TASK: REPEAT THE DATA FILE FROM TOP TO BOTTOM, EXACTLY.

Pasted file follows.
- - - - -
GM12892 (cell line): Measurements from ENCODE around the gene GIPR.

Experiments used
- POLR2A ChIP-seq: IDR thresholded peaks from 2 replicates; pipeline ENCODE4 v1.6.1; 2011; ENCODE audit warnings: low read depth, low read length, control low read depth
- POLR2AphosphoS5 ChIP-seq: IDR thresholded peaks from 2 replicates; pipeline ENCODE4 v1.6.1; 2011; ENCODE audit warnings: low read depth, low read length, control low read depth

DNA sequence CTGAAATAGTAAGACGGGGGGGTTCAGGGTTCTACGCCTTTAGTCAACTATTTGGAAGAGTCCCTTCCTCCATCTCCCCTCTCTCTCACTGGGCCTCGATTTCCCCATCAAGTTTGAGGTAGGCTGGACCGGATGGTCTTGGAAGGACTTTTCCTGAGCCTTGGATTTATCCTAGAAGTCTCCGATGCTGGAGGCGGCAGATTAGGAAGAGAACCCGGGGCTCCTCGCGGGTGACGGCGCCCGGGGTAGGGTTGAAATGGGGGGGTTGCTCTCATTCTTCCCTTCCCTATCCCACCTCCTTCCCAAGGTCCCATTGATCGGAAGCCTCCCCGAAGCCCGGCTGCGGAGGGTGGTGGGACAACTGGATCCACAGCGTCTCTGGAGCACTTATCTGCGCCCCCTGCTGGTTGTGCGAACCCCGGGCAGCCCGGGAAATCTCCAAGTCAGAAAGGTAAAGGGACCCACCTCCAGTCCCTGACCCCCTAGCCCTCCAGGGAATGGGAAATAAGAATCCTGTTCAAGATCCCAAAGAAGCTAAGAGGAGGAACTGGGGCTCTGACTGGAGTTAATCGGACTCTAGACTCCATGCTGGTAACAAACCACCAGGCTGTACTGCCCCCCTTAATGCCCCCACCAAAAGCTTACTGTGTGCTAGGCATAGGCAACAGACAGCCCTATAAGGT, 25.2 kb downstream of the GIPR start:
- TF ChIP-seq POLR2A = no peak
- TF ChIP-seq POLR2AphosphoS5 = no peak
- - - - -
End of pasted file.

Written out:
GM12892 (cell line): Measurements from ENCODE around the gene GIPR.

Experiments used
- POLR2A ChIP-seq: IDR thresholded peaks from 2 replicates; pipeline ENCODE4 v1.6.1; 2011; ENCODE audit warnings: low read depth, low read length, control low read depth
- POLR2AphosphoS5 ChIP-seq: IDR thresholded peaks from 2 replicates; pipeline ENCODE4 v1.6.1; 2011; ENCODE audit warnings: low read depth, low read length, control low read depth

DNA sequence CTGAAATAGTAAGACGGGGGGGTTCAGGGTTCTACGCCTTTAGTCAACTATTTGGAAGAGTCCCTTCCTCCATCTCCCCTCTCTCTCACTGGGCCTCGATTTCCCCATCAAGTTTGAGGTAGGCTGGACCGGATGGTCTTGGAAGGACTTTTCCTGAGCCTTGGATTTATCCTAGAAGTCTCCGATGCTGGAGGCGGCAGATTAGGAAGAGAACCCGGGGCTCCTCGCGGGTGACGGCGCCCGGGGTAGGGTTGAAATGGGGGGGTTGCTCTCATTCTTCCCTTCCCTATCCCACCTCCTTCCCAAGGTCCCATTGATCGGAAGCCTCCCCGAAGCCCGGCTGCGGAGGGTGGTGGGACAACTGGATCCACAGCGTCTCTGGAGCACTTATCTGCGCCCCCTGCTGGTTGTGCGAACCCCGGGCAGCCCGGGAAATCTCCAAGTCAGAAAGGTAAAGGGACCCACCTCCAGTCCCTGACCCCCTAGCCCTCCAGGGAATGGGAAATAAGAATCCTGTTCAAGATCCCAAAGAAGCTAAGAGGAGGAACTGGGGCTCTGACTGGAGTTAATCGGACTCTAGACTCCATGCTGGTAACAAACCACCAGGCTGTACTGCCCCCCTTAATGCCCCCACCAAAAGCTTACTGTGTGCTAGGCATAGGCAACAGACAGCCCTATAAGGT, 25.2 kb downstream of the GIPR start:
- TF ChIP-seq POLR2A = no peak
- TF ChIP-seq POLR2AphosphoS5 = no peak